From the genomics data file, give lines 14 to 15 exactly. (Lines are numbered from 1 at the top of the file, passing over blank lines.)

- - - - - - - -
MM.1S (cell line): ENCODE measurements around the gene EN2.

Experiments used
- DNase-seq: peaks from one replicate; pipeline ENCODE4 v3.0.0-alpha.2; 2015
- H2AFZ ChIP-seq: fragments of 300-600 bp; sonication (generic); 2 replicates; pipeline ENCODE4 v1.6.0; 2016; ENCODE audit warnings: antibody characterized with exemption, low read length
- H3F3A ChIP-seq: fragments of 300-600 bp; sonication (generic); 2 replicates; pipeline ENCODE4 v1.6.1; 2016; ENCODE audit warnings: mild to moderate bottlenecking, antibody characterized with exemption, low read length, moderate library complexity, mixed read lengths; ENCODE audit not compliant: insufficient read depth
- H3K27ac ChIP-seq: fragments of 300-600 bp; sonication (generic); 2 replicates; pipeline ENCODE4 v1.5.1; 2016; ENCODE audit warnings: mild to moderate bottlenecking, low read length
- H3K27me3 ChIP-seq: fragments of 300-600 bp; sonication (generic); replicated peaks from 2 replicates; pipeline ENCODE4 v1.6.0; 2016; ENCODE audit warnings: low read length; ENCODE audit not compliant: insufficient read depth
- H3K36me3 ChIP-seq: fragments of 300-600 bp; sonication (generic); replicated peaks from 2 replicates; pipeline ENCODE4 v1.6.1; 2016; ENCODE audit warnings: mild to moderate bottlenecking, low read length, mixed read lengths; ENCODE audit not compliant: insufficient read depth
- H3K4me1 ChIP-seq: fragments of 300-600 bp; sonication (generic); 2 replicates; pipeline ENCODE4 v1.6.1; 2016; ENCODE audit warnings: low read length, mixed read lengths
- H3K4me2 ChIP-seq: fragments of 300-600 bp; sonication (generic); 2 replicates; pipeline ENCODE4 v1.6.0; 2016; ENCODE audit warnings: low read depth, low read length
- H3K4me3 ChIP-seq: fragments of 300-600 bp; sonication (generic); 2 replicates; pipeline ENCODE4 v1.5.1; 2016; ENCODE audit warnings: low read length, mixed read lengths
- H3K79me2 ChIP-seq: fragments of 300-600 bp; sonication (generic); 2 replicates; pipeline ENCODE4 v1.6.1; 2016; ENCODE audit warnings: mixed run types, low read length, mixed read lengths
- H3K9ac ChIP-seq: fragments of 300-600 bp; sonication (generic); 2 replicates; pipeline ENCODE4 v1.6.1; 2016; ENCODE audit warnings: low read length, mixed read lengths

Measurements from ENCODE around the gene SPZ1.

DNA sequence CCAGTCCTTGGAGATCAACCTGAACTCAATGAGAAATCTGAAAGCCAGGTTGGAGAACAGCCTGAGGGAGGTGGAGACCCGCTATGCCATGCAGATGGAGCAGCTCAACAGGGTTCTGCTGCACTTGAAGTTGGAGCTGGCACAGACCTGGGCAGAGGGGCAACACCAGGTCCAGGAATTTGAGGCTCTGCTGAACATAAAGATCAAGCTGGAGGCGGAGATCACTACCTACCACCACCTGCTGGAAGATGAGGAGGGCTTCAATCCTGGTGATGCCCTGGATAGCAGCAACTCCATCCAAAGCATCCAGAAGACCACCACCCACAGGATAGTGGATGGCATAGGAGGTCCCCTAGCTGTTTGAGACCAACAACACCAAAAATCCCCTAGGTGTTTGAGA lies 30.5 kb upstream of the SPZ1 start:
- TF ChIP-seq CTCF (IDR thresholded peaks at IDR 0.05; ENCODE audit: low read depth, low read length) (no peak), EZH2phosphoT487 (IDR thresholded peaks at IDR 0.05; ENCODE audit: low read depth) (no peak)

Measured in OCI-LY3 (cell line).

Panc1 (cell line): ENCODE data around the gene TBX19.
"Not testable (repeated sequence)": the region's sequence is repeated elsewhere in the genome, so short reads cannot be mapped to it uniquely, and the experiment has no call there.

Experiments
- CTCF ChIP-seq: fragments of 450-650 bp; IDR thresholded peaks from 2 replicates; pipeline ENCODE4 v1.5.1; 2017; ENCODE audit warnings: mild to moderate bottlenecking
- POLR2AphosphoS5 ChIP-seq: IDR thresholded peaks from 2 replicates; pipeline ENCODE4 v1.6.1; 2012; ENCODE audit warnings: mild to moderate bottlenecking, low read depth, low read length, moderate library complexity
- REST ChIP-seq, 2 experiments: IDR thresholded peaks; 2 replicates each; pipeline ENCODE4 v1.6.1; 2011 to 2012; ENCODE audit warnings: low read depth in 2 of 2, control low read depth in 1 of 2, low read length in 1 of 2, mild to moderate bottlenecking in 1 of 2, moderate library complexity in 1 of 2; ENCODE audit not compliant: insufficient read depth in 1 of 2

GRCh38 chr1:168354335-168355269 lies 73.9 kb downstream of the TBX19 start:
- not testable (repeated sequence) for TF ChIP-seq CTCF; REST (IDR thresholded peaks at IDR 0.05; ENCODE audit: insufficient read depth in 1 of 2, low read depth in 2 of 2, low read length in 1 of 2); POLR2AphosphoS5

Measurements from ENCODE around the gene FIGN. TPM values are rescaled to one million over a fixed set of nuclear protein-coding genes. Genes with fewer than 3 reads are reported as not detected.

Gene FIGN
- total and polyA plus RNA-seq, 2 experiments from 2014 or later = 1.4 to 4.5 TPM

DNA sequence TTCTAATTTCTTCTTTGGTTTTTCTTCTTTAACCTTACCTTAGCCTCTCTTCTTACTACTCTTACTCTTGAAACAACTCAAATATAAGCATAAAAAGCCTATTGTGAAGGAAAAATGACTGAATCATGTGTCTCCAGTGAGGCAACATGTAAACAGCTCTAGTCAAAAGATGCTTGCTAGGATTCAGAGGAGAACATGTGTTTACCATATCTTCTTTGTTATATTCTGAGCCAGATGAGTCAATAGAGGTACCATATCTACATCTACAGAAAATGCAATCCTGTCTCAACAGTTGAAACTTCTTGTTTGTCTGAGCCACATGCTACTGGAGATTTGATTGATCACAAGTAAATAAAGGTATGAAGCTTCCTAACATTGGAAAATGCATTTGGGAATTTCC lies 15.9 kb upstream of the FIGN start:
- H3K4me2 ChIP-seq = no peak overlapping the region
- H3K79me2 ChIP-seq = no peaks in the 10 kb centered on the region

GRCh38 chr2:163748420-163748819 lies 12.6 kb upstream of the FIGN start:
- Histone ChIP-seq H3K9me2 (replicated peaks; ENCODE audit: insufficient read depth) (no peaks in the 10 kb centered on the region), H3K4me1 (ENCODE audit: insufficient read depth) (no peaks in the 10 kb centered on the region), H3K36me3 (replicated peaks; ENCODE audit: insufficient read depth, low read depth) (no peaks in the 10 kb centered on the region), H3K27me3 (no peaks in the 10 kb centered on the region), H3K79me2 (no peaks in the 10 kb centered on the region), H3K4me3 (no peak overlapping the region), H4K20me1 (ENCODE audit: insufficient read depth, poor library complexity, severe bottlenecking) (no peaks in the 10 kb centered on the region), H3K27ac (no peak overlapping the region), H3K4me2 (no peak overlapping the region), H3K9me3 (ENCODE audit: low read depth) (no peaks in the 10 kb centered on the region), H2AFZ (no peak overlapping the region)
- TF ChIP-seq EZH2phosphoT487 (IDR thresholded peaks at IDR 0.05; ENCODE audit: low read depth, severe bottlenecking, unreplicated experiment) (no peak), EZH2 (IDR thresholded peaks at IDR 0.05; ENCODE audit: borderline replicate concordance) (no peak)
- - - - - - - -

Measurements from ENCODE around the gene SPZ1.

DNA sequence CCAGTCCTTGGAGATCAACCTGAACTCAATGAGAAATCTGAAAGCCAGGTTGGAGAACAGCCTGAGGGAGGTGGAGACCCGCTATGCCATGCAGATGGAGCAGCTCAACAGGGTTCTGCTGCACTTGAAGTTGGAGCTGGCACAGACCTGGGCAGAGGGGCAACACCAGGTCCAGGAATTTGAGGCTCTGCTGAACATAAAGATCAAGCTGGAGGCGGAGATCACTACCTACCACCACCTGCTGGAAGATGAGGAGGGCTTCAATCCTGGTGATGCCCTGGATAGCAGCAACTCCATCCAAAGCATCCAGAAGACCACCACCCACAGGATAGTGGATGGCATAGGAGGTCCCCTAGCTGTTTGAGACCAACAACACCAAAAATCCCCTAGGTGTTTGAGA lies 30.5 kb upstream of the SPZ1 start: